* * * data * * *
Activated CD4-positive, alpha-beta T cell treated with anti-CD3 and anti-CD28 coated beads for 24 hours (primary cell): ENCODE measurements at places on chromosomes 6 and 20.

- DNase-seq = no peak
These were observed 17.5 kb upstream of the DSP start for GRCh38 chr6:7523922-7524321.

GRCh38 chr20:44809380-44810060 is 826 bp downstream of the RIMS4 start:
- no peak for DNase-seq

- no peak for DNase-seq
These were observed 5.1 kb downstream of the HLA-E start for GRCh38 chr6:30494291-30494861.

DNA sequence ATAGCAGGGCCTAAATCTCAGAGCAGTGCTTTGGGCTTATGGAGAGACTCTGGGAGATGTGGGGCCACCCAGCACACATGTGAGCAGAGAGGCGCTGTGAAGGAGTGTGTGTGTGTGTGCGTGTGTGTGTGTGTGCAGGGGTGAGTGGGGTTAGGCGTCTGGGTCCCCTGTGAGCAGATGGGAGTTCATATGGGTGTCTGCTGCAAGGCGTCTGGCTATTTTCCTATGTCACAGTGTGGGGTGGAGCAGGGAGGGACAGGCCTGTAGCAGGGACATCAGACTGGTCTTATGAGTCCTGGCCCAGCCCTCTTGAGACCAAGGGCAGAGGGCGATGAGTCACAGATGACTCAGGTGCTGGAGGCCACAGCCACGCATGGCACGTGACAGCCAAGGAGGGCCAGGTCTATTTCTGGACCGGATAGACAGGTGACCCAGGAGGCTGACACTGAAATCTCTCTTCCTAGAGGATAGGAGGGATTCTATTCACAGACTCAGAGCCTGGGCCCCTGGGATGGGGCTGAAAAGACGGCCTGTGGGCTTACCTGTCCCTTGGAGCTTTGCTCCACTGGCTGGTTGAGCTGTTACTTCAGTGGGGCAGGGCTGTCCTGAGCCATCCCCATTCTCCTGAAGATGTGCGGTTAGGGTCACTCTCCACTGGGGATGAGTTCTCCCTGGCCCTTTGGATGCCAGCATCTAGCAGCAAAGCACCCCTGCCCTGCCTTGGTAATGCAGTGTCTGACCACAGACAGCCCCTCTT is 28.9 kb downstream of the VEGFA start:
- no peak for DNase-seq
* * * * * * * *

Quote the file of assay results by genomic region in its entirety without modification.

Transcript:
Activated CD4-positive, alpha-beta T cell treated with anti-CD3 and anti-CD28 coated beads for 24 hours (primary cell): ENCODE measurements at places on chromosomes 6 and 20.

- DNase-seq = no peak
These were observed 17.5 kb upstream of the DSP start for GRCh38 chr6:7523922-7524321.

GRCh38 chr20:44809380-44810060 is 826 bp downstream of the RIMS4 start:
- no peak for DNase-seq

- no peak for DNase-seq
These were observed 5.1 kb downstream of the HLA-E start for GRCh38 chr6:30494291-30494861.

DNA sequence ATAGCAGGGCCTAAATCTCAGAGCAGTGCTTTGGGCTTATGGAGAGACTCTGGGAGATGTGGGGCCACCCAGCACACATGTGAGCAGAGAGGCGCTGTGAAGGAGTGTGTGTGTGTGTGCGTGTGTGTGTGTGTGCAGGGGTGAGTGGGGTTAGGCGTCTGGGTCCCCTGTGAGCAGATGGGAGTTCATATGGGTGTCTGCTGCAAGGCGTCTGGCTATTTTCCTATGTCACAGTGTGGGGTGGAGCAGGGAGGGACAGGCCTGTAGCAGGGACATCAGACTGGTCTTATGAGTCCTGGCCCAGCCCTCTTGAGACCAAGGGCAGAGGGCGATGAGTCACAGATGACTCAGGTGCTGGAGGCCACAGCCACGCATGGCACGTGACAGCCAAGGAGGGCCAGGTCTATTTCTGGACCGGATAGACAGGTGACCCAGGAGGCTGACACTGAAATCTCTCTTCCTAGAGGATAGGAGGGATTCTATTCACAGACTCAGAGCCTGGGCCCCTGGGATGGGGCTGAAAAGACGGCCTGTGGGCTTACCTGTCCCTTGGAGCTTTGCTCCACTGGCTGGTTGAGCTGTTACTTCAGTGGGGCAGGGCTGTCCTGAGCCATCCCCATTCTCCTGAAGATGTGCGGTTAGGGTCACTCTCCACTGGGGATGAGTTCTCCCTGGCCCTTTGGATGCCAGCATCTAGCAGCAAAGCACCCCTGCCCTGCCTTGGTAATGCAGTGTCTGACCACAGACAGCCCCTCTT is 28.9 kb downstream of the VEGFA start:
- no peak for DNase-seq